While Vice President Biden launches an initiative in Philadelphia tomorrow focusing on using green jobs to raise living standards for middle-class Americans, Suechada Poynter, 39, will be crawling around the basement of a Philadelphia rowhouse.
Checking for air leaks and improperly functioning furnaces in her job as a home energy auditor, Poynter will not be available to talk to Biden, but she has a message for him:
"Green jobs have opened a lot of doors for a lot of lower-class people to get into this field," said Poynter, a Thai immigrant and mother of seven who lives in Philadelphia's Logan section and earns $11 an hour for her work.
"I'd tell him to open more doors to get more people into this field," she said. Passionate about the environment, she is studying architecture in college. "This is just the beginning of a bigger door," she said.
Holding its first hearing tomorrow in the Irvine Auditorium at the University of Pennsylvania, the middle-class task force will hear presentations on the potential of green jobs to help spur economic recovery and ways to train workers for those jobs.
Green jobs, broadly defined as related to improving the environment, pay up to 20 percent more than other jobs, according to a draft copy of a report to be released at tomorrow's invitation-only event.
The $787 billion stimulus bill signed by President Obama on Feb. 17 provides $22.5 billion for green investments, including $5 billion to help people weatherize their homes and $500 million for a federal green-job-training program.
To area leaders in the green movement, the Biden visit is both an endorsement and an opportunity to showcase the region as a worthy recipient of green stimulus money.
Piggybacking on the Biden event, the John S. and James L. Knight Foundation will announce tomorrow more than $1.3 million in grants to the City of Philadelphia, Sustainable Business Network of Greater Philadelphia, and Energy Coordinating Agency.
The Energy Coordinating Agency, the Philadelphia nonprofit group that employs Poynter, will get the biggest portion, about $900,000, to turn the second floor of a former textile factory in Kensington into a school to teach skills for green jobs.
The agency now provides training and is one of two groups handling government-funded weatherization projects in Philadelphia.
"We can show how we can take this place that was a city of smokestacks and show it as a city fueled by jobs in the green economy," said Matt Bergheiser, a program officer for the Knight Foundation. "If the Biden visit can help tell that story, I think that's great news for Philadelphia."
Fueling the green economy, at least so far, is state and federal money, along with demand from utilities.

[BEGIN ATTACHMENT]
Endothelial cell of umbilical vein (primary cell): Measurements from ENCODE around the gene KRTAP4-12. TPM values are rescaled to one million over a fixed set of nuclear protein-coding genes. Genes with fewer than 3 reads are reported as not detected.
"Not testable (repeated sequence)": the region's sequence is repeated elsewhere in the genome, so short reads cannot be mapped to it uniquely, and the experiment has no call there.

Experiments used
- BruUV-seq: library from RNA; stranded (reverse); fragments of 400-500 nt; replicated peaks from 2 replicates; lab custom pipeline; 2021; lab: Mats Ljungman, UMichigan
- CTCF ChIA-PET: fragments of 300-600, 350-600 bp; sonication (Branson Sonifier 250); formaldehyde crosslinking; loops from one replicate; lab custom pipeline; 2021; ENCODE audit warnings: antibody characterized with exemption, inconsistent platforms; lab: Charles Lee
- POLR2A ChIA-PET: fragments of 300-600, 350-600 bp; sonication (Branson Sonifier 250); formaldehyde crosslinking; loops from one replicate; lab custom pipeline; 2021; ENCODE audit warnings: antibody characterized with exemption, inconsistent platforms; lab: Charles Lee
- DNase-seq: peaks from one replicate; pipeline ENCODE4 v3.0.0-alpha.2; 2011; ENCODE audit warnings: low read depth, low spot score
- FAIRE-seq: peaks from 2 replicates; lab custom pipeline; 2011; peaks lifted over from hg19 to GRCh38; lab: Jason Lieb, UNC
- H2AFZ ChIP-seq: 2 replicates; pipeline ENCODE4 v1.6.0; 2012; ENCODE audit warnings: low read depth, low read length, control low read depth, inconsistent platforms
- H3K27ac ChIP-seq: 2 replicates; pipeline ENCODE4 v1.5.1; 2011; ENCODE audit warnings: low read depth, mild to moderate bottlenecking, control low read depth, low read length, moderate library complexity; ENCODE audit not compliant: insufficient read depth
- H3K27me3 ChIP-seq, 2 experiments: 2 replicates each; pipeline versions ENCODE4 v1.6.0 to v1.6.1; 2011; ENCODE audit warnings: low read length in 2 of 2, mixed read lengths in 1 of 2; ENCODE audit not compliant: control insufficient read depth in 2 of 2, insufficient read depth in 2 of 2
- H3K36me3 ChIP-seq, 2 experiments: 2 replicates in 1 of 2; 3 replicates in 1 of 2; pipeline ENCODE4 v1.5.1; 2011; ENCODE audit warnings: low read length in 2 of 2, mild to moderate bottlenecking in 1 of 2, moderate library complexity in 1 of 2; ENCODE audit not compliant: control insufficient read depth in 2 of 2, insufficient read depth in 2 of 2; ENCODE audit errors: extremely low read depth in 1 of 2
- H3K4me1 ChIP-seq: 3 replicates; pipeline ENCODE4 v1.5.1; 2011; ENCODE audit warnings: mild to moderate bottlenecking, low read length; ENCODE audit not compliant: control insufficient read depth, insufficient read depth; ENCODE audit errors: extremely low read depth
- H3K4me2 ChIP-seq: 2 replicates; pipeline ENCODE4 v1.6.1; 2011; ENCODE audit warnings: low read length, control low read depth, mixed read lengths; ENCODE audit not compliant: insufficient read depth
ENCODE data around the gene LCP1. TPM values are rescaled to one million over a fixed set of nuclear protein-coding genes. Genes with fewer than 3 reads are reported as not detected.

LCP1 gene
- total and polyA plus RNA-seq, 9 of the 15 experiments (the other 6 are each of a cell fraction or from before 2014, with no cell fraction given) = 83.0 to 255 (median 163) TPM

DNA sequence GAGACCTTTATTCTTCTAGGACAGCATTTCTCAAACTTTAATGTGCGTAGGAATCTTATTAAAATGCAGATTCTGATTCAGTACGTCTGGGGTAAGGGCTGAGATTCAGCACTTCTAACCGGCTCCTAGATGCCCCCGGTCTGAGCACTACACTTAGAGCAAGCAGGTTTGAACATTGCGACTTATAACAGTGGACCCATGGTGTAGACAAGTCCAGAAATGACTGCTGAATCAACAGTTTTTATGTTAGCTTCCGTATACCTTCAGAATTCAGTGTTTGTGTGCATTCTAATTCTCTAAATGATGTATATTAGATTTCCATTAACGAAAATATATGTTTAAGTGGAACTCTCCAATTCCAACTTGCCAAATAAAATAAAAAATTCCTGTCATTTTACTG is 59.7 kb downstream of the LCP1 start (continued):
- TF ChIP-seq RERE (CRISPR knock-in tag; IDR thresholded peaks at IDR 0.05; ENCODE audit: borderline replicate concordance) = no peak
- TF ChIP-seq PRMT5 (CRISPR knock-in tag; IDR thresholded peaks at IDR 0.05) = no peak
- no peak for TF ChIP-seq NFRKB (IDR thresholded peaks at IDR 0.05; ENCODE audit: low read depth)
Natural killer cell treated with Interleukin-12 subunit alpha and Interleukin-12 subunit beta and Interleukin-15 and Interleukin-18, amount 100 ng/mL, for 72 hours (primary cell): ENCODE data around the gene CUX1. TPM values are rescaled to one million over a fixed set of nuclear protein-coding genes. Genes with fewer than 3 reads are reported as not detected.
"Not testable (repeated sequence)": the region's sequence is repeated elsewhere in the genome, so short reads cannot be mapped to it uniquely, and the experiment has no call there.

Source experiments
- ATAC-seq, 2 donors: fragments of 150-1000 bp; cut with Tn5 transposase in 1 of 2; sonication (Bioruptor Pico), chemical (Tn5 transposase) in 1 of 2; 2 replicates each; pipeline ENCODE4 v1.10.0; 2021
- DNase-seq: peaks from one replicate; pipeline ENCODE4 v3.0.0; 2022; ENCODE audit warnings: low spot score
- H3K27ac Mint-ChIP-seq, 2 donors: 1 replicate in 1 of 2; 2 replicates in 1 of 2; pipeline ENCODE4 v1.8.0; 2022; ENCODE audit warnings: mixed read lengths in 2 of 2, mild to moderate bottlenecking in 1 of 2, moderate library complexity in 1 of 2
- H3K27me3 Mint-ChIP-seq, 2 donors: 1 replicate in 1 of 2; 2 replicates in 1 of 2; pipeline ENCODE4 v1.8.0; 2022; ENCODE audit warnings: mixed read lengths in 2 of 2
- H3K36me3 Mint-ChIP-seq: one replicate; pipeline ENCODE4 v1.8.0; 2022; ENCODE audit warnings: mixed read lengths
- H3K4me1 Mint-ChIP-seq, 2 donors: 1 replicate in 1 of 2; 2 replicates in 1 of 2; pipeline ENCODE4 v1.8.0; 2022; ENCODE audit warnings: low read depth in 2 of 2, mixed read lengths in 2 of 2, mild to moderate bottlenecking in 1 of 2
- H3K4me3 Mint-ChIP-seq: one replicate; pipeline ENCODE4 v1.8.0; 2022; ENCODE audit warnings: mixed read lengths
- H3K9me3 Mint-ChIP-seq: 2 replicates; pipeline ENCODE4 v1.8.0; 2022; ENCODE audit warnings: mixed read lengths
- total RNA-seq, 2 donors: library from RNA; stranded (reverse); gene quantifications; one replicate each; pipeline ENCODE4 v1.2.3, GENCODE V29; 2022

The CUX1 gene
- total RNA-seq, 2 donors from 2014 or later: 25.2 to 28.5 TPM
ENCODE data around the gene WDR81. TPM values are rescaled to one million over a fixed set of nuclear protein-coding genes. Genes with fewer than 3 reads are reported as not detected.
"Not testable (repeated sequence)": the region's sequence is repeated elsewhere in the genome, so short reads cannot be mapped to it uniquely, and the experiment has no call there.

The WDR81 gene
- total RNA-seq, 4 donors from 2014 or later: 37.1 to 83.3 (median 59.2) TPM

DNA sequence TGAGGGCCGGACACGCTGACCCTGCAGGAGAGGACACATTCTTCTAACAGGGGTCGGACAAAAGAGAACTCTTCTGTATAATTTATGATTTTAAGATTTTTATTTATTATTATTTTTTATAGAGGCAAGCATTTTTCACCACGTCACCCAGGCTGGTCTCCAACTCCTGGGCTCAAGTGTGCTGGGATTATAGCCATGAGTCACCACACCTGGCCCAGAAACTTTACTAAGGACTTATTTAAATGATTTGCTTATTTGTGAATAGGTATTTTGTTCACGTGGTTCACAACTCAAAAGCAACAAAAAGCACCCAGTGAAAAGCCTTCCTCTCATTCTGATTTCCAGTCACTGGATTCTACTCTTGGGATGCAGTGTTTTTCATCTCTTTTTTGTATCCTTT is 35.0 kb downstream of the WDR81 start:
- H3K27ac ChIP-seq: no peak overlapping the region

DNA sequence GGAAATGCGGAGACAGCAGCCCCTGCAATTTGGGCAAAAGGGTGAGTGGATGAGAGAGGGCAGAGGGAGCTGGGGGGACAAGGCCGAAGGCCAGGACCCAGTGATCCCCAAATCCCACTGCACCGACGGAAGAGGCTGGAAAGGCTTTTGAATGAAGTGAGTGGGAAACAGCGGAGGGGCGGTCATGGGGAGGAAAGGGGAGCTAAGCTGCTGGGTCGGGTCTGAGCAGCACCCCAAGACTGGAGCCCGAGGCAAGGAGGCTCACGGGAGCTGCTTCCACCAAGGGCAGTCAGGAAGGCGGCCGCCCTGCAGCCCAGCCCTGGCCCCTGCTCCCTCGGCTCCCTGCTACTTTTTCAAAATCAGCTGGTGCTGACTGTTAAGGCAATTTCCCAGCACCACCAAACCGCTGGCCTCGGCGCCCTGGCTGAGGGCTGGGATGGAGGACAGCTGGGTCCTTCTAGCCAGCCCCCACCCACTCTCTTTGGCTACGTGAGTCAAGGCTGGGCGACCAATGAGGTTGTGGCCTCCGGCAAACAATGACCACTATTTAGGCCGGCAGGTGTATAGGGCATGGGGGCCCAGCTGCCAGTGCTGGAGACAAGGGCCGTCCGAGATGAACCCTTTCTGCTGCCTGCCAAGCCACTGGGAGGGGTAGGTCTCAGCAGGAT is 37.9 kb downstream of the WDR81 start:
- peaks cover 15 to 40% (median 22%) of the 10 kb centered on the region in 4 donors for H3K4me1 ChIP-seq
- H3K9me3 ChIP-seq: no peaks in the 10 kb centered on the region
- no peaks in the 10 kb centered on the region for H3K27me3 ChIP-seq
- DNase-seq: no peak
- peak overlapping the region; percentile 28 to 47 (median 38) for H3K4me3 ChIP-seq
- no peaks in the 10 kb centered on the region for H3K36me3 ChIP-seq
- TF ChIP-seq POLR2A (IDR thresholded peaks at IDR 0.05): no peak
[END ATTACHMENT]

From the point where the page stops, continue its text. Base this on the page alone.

"Obviously, the stimulus bill is to stimulate the economy, and a big piece of that is the job creation," said Tom Tuffey, director of the PennFuture Center for Energy, Enterprise, and the Environment in Philadelphia, a group that helps raise capital for businesses investing in energy.
"But jobs don't get created out of nothing. Companies create jobs," he said. But first, "you have to create a market for goods and services."
Tuffey said that in Pennsylvania, the state is creating that market through legislation requiring utilities to use alternative sources for energy and to reduce demand.
For example, tax credits now enable homeowners to afford solar power, he said, and utilities will pay for people to reduce energy consumption by weatherizing their homes.
"It is very labor-intensive," said Mark Alan Hughes, Mayor Nutter's director of sustainability. "It requires caulk guns and hammers. This work does not lend itself to technology and outsourcing."
Liz Robinson, Poynter's boss at the Energy Coordinating Agency, said she expected to increase her weatherization staff to 120 or 180 from 60.
In Bucks County, AE Polysilicon Inc. expects to employ 100 by the end of the year, when it plans to begin production of a key element used in solar cells, said Timothy McElvaine, business development specialist.
With job creation at stake, Philadelphia's labor leaders are taking an active part in green-jobs strategy sessions.
"I'm not even preaching that they have to be union jobs here," said Patrick Eiding, who heads the Philadelphia Central Labor Council of the AFL-CIO. "We'll worry about that later. My real concern is that we don't have any places for people to work."
United Steelworkers president Leo Gerard expects to attend tomorrow's session with Biden. Years ago, Gerard began the Blue Green Alliance with the Sierra Club to tout environmentally sound jobs. Now, union steelworkers employed by Gamesa Inc. make wind-turbine parts at the former U.S. Steel plant in Fairless Hills.
Among those to attend tomorrow's session with Vice President Biden: